We are in the process of adopting a child. We just got a referral from our agency for a 10 month old boy with "sensory" issues. That is about all the detail we have. Since I have no idea what the implications are, I'd rather know as much up front as possible and be prepared to anticipate what to look for/questions to ask.
I am hoping some here will be able to share any experiences they may have with sensory issues in babies this young. There are always "minor issues" that could resolve themselves or could end up with long-term problems. The trouble is, "they" (those working for the system, whether it's purposeful omission of details or just innocent ignorance) tend to minimize the possibility of long-term effects, and then I find out later from doctors/others who've BTDT a different story, so I want to nip that in the bud this time around if I can.
Thanks for any insight you might have!
UPDATE: We just got a *little* more info -- he has some eating and feeding issues due to texture, is in speech therapy and physical therapy for sensory development. He has been described as hyperactive with low sensory skills and slow movements due to lack of fine motor development. What does that all indicate to you?
There are a bunch of flags there for more complex problems. Sensory problems by themselves can be worked with. The Out of Sync Child is like the bible for sensory issues, and your library may have a copy.
Sensory issues can occur with other disorders such as Asperger's, Pervasive Developmental Delays, Non Verbal Learning Disabilities, and Classic Autism. A book that talks about several of these is Quirky Kids by Klass.
My DD has sensory issues that have gotten better as she has gotten older (she's 15) but haven't gone away and we don't expect them to. She also has Asperger's and a Social Anxiety Disorder. But at 10 months we couldn't have told most of that -- she had some mild sensory stuff but seemed like a happy, content baby who was just a little late on gross motor skills.
but everything has pros and cons
It doesn't have to be autism. My DS's best friend had sensory issues with food as a baby, he was in OT until he was around 3 (IIRC). He is still a limited eater, but is getting better. He also suffers from food intolerance, systemic yeast and anxiety. He is small for his age and his mother has spent years trying to heal his gut to help him grow and put on weight. Over the past year he has really started to improve, filling out and growing taller (he is never going to be a six footer), and his anxiety is improving. At 12 he is looking hale and hearty! His mother believes likely cause of his sensory/gut/yeast issues was prophylactic antibiotics given as a neonate, compounded by the DTaP vaccine (he only had the first series and no further vaccines). It has been a long road to healing, and his issues are minimal compared to many children.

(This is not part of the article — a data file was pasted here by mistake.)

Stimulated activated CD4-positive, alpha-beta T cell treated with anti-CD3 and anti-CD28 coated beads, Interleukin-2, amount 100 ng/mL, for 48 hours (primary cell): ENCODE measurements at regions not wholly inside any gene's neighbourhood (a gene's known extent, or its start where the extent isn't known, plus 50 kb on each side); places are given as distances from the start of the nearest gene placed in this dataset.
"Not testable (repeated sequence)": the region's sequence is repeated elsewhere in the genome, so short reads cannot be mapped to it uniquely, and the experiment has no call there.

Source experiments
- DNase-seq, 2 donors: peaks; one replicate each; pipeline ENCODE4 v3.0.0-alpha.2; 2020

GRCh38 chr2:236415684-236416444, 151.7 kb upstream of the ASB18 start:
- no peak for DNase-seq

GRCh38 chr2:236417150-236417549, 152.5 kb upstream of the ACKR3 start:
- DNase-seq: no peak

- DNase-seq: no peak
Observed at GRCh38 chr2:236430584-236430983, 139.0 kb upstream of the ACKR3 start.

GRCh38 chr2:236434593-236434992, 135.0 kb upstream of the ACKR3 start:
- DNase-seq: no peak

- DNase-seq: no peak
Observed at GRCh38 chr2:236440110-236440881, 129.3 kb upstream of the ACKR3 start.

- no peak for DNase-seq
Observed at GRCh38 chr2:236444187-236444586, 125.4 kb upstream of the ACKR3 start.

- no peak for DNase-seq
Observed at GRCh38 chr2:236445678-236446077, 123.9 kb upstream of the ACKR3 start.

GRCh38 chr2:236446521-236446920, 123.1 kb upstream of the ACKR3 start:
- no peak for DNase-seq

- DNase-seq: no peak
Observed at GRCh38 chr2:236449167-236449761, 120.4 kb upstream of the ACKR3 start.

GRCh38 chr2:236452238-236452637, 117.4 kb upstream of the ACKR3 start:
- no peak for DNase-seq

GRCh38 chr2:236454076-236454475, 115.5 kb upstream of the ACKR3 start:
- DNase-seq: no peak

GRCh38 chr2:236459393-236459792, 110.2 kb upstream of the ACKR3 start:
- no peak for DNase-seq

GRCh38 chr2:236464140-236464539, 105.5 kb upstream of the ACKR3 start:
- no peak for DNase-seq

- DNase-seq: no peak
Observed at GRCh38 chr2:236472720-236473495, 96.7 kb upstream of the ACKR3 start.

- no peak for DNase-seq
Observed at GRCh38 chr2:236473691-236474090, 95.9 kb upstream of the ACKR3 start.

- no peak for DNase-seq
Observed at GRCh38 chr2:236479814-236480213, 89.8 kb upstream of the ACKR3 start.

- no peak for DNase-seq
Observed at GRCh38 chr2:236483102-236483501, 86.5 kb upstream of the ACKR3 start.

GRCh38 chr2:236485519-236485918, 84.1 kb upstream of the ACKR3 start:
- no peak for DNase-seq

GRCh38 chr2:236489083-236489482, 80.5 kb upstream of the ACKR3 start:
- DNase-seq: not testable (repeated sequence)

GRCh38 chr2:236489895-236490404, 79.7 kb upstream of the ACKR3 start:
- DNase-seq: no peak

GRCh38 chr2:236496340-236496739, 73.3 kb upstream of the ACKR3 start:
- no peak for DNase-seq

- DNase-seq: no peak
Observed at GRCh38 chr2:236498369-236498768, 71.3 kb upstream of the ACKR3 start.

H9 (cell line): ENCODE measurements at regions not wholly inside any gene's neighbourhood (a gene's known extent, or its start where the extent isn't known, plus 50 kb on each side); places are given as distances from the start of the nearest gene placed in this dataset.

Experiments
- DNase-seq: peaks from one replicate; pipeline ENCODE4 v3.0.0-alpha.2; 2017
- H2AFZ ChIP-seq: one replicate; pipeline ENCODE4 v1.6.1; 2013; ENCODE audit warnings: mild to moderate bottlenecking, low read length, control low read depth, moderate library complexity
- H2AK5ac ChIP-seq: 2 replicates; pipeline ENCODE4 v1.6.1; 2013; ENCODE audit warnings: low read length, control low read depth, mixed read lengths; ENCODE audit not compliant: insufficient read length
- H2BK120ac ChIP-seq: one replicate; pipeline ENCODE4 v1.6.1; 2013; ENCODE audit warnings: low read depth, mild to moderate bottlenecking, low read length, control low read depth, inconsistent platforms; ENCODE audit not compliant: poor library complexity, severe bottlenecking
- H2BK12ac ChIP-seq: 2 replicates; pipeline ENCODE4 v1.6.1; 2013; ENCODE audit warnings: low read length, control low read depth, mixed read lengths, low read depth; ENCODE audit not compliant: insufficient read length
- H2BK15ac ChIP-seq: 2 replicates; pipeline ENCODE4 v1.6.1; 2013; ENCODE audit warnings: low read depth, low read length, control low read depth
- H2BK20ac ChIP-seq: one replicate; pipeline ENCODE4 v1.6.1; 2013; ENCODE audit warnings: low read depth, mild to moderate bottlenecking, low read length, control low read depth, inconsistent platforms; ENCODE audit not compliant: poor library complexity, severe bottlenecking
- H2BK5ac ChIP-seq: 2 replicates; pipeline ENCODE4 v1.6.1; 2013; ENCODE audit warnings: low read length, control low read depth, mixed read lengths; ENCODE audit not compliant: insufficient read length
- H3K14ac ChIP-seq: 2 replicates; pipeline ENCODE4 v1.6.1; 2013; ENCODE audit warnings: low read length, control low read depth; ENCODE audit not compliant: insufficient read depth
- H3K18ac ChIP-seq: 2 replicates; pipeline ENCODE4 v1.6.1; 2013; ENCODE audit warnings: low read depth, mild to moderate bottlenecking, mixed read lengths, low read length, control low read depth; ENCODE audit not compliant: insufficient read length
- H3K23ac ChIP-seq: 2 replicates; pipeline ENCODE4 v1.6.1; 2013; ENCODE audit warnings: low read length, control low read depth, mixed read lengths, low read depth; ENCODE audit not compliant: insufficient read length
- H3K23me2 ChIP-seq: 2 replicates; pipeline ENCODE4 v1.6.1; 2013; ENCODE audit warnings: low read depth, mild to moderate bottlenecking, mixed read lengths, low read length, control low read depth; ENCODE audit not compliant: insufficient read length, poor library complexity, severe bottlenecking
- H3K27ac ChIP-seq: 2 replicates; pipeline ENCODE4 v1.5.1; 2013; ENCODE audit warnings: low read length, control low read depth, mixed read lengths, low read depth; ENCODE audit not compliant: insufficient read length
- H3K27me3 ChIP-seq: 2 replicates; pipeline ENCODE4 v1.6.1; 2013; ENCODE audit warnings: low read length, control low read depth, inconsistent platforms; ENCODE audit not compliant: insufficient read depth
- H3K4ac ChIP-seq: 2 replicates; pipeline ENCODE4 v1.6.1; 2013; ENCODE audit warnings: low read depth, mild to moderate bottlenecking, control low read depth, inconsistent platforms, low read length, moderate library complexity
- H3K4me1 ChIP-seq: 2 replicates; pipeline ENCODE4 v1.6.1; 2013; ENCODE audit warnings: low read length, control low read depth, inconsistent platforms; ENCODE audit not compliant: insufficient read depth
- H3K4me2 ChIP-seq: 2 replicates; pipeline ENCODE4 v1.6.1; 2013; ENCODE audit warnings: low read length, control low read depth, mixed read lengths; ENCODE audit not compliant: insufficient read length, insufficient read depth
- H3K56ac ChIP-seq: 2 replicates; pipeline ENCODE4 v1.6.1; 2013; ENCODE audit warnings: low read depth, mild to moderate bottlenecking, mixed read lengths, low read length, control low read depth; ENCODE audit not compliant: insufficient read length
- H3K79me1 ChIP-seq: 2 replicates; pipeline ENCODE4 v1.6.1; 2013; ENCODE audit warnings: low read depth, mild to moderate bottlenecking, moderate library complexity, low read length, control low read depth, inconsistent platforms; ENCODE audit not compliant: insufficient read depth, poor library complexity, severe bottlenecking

Ugh. You brought up ANOTHER point that helps, and I can't do anything about it... VACCINATIONS. B/c he is in foster care, he is REQUIRED to have all recommended vaccines on time. That can't be helping matters. At 10 months, I'm sure he's had at least the first DTaP. IDK about any meds other than what he may have had in neonatal ICU for drug exposure. He IS on a gluten-free, lactose-free diet so I'm wondering how long it takes for that to start showing signs of helping. I feel so bad for the little guy, and if we are matched I want to get started on the right path to help him heal and grow but I need to know what the possibilities are so I know what direction to take.
Thanks for chiming in -- I'm compiling a huge list of things to ask/look for.
it varies a lot.
I think part of the variance is because autism is a spectrum, and it can be easier to tell if a child has classic profound autism at a younger age. The higher functioning a child is, the more difficult it can be to determine if they are on the spectrum or not at a young age. There's no way my DD could of been dx'ed with anything at 10 months. Even at 3, they said "autism like behaviors." She was eventually dx'ed with PDD-NOS, and eventually that changed to Asperger's.
Even with a solid diagnosis of "this kid is on the spectrum," there's no way of knowing what the child will be capable of, what sort of life they will have as a teen or adult. There are lots of people on the spectrum working jobs and raising families and doing all sorts of things. One thing that has been difficult for me is that even knowing my DD's diagnosis, no one can tell us what it really means for her long term.
I think it also depends on who is doing the evaluations. For kids primarily receiving services through EI, I just don't think they get diagnosis. Rather, they look at symptoms and work on therapies. For a child seeing a developmental pediatrician privately, I think they are far more likely to get diagnosised younger. However, those often seem to just be wild guesses. I know several kids who have drastically exceeded what a developmental pediatrician said they were capable of, even if the diagnosis was in the right general ball park.
But all this is just based on what I've picked up from other moms -- I could be off.
but everything has pros and cons